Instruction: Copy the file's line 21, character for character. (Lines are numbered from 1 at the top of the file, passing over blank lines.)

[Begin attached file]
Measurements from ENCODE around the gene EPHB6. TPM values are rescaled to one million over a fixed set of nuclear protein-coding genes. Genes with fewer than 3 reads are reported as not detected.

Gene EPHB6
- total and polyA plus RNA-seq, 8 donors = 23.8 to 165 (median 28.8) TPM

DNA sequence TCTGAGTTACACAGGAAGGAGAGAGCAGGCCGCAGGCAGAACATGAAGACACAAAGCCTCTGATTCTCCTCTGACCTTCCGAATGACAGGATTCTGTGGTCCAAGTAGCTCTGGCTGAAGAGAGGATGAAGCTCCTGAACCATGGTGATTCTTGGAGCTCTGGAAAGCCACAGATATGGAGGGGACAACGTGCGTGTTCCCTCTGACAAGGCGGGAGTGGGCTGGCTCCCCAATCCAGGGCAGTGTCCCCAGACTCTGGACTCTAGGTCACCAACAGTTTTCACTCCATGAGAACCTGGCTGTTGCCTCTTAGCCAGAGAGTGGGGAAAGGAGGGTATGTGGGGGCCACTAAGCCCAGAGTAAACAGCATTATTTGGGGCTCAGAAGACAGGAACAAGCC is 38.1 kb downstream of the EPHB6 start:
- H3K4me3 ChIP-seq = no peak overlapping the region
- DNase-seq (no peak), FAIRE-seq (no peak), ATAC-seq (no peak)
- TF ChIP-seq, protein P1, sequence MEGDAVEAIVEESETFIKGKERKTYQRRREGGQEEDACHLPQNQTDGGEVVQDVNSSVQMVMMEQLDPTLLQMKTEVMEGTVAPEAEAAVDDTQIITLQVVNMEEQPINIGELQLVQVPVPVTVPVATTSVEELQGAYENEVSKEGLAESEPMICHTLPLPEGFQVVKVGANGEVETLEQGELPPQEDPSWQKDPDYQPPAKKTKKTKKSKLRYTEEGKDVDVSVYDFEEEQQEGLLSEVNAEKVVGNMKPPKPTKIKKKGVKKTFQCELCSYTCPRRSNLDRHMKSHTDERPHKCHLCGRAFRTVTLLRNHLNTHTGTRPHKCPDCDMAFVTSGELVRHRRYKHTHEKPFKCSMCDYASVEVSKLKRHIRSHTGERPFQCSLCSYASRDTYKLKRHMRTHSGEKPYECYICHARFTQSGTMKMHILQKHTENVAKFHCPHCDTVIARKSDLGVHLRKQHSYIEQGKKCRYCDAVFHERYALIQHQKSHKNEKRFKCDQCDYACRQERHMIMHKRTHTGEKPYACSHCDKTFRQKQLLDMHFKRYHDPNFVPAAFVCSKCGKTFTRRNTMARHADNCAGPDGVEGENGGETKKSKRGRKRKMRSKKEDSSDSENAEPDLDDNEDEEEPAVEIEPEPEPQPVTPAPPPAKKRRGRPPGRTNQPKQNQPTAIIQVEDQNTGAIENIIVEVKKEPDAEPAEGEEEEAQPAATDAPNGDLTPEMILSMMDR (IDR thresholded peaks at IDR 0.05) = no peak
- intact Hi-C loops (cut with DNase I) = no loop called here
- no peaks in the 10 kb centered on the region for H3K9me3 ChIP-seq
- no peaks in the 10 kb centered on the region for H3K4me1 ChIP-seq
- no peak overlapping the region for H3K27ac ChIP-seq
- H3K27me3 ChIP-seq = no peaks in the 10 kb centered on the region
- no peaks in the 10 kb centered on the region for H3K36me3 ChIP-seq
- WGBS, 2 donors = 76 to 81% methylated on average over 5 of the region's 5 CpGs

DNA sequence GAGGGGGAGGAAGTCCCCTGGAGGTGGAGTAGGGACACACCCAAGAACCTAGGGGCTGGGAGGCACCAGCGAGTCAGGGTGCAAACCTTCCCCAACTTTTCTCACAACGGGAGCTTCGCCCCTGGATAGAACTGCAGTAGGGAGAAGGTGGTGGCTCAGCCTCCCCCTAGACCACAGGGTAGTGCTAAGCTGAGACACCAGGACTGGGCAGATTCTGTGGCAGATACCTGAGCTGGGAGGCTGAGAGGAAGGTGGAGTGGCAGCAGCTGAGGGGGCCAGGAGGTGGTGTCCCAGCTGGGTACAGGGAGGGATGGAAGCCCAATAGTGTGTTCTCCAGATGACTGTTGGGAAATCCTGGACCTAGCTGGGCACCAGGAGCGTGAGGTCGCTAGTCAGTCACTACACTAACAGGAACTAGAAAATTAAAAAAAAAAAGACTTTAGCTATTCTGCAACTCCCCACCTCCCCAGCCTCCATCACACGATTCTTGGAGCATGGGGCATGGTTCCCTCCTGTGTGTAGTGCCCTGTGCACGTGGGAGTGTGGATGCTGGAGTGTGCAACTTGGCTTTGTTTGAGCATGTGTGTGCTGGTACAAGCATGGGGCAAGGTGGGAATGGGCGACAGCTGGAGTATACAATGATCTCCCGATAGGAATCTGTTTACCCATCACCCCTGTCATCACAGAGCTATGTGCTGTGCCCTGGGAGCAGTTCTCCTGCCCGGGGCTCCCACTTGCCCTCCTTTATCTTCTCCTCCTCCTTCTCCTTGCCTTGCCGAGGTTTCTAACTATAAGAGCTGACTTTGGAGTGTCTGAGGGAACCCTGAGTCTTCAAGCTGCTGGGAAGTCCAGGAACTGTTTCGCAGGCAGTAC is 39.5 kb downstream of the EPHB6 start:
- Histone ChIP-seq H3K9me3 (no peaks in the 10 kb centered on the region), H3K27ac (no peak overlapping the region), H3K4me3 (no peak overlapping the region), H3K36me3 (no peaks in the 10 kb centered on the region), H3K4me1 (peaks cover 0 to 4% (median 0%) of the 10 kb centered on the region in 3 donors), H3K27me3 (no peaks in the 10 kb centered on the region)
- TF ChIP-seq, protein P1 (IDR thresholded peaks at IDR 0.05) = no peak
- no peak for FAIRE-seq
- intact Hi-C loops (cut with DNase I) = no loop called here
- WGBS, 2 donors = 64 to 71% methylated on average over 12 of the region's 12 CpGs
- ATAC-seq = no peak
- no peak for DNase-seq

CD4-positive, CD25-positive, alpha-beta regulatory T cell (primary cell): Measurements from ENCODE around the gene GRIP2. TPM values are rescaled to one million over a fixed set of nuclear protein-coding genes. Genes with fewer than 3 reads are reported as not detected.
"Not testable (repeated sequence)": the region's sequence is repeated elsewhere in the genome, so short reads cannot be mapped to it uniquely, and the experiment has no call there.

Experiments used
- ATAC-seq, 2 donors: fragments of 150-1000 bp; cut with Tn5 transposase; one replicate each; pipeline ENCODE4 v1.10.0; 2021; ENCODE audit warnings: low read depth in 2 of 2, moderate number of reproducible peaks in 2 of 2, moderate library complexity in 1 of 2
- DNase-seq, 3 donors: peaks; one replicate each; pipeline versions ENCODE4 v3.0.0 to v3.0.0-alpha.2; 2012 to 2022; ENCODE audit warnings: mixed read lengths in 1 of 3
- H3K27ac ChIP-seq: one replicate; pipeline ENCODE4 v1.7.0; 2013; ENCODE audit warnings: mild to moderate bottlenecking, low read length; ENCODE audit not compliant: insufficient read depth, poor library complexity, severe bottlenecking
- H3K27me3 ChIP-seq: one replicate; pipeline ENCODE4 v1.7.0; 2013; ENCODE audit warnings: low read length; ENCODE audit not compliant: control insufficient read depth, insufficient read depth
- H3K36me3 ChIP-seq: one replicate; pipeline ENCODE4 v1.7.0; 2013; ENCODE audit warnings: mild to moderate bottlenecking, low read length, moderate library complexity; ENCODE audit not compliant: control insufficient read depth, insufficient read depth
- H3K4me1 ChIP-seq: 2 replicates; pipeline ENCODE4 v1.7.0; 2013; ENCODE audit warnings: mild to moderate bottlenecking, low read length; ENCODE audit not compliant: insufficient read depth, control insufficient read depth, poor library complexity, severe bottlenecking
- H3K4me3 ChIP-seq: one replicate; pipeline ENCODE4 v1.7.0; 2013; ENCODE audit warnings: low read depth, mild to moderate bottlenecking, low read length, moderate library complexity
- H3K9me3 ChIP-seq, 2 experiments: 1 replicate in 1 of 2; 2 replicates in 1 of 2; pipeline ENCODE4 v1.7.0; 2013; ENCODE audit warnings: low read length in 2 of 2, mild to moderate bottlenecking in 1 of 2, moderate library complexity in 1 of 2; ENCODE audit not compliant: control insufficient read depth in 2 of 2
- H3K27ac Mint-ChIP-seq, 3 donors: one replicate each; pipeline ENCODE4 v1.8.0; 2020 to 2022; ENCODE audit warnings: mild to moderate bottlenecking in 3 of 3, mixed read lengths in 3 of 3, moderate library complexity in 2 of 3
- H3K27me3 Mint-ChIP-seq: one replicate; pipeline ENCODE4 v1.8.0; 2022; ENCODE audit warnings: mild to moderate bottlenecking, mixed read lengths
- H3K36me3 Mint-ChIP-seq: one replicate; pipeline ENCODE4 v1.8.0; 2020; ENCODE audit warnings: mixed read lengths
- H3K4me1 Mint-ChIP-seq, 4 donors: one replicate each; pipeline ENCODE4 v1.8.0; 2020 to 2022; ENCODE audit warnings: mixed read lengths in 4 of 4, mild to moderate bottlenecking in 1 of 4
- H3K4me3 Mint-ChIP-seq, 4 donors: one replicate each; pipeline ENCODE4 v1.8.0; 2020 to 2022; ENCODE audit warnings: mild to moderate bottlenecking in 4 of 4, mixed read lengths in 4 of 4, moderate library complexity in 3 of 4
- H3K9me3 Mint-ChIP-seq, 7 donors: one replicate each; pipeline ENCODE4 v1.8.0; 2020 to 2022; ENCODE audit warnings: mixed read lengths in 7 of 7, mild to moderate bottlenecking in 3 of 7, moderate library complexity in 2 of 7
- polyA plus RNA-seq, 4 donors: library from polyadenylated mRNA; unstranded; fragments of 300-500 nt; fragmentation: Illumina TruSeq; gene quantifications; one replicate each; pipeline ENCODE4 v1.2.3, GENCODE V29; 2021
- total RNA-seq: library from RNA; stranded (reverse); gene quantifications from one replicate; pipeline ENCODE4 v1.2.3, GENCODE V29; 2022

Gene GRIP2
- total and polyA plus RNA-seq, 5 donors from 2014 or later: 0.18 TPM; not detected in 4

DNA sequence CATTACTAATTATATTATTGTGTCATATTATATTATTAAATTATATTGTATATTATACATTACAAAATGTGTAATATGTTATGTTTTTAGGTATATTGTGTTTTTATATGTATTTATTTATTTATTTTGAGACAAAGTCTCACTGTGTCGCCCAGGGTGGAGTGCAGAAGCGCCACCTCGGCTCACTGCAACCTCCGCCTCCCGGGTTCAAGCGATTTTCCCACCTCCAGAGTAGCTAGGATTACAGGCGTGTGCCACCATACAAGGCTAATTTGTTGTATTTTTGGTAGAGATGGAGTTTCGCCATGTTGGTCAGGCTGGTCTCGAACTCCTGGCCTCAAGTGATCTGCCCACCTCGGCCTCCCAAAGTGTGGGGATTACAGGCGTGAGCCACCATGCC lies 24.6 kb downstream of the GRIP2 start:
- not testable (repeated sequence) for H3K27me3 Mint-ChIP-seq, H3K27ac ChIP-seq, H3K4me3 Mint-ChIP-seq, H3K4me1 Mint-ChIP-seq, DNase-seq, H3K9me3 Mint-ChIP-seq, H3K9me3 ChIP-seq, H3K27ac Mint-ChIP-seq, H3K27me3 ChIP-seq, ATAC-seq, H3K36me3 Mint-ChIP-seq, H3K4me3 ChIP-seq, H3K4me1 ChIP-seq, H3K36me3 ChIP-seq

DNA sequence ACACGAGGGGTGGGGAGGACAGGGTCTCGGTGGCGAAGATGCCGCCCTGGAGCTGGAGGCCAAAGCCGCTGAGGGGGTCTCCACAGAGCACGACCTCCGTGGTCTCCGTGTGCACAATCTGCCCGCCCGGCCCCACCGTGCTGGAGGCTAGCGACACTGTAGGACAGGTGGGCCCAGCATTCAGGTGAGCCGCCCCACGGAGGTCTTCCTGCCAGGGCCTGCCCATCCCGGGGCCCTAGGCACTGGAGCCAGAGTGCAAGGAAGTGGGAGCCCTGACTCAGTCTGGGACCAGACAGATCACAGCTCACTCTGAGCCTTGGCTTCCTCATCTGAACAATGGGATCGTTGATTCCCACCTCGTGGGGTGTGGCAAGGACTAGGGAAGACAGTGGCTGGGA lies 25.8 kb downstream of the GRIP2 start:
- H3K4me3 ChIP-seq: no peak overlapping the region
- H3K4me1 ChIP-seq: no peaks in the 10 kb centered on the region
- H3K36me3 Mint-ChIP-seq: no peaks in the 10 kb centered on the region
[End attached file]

- ATAC-seq = no peak